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In Houston, A Rush For Generators

Crowds lined up at The Home Depot in Houston on Sunday, a day after Hurricane Ike struck the state. Marisa Penaloza/NPR hide caption

toggle caption Marisa Penaloza/NPR

Crowds lined up at The Home Depot in Houston on Sunday, a day after Hurricane Ike struck the state.

Marisa Penaloza/NPR

Most people were waiting in line for one thing: a generator. Marisa Penaloza/NPR hide caption

toggle caption Marisa Penaloza/NPR

Most people were waiting in line for one thing: a generator.

Marisa Penaloza/NPR

Though Hurricane Ike mostly spared Houston, the storm left much of the nation's fourth largest city without power. Residents today attempted to get back on their feet. For those whose homes weren't flooded or damaged, the heat is now enemy No. 1, and many people were looking for ways to alleviate it.

Word spread quickly in Houston that Home Depot was open for business Sunday. The parking lot was a hub of activity, as a long line wrapped around the building. Most people were there for one thing: a generator.

Carla Murchison and her family didn't have to evacuate their home, but they did lose power. She got in line at 8:15 a.m. and waited nearly two hours before she could go in the store.

"But it was worth the wait," she said, "because now we are going to have air conditioning, light, food and TV." She said her son has the blood condition sickle cell anemia, and needs cool air.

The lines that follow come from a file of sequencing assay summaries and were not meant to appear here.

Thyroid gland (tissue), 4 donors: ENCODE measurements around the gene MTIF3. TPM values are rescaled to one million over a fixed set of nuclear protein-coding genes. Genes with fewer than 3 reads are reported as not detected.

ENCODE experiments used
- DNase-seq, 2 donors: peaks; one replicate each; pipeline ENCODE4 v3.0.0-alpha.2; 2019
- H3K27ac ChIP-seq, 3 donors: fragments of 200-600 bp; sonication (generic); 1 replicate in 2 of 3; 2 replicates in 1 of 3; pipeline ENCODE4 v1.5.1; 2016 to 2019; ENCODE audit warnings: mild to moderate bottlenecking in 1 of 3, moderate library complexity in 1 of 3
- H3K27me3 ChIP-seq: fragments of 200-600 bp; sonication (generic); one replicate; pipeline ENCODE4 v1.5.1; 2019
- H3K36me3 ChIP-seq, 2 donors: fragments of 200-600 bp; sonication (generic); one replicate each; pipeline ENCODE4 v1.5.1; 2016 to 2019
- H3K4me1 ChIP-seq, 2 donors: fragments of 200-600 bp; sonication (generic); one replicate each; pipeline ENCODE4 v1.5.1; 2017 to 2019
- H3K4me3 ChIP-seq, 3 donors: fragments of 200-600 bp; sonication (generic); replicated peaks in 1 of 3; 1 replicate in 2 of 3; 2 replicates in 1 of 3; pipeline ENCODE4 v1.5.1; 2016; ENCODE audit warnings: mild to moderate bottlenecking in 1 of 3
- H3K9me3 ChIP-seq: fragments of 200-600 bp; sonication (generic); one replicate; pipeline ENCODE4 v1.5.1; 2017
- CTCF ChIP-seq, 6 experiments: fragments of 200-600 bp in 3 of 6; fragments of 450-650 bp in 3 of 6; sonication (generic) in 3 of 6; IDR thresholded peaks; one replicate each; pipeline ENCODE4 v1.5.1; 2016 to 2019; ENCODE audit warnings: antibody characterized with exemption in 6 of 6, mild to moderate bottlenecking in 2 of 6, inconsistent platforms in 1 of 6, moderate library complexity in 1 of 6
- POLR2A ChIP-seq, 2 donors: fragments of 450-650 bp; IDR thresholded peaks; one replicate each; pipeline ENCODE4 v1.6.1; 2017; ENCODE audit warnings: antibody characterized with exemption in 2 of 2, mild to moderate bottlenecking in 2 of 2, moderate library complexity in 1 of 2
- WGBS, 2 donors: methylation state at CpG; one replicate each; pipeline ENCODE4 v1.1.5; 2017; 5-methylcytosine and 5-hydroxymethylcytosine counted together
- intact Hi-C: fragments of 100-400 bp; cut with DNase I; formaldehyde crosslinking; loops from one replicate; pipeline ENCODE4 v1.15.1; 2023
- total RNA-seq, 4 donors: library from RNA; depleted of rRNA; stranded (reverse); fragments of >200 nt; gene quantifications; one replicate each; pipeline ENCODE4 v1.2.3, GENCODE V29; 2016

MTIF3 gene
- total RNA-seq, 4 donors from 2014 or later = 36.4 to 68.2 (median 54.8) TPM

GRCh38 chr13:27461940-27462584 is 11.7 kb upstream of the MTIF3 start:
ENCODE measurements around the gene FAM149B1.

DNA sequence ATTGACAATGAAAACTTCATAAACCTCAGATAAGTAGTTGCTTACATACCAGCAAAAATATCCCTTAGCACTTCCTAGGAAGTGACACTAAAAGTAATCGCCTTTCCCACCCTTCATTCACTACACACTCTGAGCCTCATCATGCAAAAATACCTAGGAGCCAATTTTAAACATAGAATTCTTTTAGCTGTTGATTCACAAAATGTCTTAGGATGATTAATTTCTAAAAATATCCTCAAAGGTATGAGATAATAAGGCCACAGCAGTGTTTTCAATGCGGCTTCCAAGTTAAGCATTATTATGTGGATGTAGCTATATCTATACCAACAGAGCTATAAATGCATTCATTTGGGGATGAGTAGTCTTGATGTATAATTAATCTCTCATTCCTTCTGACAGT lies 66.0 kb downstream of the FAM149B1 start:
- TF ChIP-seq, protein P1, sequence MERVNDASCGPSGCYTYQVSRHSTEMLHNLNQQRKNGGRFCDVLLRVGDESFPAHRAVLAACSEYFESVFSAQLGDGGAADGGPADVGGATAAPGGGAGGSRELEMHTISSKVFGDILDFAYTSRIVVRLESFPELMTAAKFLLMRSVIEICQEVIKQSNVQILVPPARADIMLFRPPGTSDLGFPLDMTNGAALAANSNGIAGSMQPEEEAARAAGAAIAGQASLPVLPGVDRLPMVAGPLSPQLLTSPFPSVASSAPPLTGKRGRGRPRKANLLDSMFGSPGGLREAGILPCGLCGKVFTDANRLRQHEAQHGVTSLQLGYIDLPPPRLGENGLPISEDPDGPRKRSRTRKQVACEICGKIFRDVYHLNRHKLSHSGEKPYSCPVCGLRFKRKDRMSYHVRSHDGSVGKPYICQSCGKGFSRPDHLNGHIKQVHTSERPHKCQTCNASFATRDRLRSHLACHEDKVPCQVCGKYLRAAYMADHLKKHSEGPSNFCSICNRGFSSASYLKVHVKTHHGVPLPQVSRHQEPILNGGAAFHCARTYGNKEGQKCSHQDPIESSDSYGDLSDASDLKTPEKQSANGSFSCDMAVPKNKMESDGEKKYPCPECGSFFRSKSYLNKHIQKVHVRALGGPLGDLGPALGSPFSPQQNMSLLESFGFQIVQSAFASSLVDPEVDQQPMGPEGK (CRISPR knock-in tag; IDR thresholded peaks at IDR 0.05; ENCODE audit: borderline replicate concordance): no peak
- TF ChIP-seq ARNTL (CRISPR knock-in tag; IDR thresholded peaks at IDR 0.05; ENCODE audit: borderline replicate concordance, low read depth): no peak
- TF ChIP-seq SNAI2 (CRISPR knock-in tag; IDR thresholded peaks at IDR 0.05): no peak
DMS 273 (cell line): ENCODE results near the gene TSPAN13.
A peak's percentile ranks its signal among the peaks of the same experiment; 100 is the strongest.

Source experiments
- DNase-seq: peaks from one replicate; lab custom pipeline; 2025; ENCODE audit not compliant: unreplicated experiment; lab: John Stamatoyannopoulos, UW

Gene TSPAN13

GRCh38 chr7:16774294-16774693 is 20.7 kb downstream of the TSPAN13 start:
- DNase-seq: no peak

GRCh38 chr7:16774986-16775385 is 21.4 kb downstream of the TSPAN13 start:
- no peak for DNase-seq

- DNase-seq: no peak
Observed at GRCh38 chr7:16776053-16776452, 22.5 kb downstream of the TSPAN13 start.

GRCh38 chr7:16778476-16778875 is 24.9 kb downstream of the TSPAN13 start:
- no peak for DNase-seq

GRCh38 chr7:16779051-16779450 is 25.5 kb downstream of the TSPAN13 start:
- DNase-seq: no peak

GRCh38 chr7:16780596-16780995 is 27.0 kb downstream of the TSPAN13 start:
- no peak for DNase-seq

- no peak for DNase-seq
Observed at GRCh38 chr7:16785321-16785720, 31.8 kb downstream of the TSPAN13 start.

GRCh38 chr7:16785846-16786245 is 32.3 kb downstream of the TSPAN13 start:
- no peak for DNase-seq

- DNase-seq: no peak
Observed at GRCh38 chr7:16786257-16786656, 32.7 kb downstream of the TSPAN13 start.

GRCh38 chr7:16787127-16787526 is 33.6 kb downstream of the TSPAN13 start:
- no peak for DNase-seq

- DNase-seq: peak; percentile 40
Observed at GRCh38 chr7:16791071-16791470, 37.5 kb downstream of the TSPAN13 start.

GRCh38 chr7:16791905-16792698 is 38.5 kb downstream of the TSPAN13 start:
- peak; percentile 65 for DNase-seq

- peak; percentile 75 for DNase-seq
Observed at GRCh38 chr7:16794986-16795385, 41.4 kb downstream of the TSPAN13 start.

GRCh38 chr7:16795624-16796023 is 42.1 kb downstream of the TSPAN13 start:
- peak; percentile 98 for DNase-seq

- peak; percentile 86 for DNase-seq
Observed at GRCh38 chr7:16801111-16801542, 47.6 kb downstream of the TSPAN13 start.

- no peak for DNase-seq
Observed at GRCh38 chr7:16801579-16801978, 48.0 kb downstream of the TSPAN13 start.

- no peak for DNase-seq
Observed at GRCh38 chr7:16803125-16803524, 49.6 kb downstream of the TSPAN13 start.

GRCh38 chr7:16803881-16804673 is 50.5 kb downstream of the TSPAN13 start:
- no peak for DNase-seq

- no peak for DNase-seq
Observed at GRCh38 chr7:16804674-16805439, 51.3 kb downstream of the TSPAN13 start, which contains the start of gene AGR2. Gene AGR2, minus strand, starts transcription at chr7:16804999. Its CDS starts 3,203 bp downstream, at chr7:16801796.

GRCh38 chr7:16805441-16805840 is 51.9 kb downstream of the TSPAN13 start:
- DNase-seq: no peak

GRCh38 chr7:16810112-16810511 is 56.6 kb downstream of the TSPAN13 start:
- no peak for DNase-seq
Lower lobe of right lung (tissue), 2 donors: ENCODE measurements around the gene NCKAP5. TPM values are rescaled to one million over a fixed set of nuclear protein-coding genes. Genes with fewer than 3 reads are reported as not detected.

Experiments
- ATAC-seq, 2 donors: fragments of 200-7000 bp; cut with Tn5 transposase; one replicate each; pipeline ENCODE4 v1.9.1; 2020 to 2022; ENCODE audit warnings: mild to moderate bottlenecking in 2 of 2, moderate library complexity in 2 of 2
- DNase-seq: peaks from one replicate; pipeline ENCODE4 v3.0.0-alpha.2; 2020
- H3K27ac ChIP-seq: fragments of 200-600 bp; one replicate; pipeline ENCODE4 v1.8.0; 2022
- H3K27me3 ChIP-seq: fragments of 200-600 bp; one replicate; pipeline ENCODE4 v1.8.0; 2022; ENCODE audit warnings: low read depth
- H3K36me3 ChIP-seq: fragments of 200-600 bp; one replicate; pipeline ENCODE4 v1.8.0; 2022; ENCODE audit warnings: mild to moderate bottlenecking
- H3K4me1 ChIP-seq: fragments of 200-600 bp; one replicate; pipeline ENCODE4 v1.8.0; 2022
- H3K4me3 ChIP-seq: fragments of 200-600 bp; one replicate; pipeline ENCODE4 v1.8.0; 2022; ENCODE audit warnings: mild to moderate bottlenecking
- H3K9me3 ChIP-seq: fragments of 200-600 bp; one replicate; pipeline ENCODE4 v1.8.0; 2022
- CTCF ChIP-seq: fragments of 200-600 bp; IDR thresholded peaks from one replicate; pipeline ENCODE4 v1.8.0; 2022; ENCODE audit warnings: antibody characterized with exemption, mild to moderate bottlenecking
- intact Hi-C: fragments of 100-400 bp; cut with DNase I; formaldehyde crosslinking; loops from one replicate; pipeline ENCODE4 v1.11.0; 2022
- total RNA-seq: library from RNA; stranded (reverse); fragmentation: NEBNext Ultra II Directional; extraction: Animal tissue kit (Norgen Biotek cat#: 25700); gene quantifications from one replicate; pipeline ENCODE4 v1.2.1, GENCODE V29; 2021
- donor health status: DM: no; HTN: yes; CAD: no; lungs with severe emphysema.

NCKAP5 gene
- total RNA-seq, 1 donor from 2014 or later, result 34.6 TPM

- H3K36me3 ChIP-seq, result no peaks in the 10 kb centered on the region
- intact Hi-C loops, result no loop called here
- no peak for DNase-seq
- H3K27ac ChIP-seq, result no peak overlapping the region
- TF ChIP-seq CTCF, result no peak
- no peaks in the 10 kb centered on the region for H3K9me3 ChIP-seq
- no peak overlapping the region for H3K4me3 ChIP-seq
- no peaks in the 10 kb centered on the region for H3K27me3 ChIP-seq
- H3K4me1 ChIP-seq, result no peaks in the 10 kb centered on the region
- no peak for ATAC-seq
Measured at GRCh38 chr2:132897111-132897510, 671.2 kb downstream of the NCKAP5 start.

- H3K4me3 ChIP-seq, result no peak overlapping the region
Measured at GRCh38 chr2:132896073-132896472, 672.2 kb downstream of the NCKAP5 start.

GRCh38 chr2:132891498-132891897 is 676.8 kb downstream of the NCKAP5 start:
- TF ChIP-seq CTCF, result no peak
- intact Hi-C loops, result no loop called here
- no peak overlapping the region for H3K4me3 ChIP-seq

Murchison was in the parking lot waiting for her father, Robert Murchison, who strolled out with the new generator, declaring, "This means happiness!"

"I can get some rest now," he said.

Murchison said he heard on the radio that Home Depot was opening Sunday and didn't waste any time spreading the word, calling his daughter and his neighbor.

As residents work to get on their feet, the city still has a lot of work to do. Uprooted trees, large limbs and billboards block driveways and streets; many roads are peppered with glass; power is still out for most residents; and high water makes it difficult to travel in many areas. Houston is under a curfew, between 9 p.m. and 6 a.m., to keep people off the streets.

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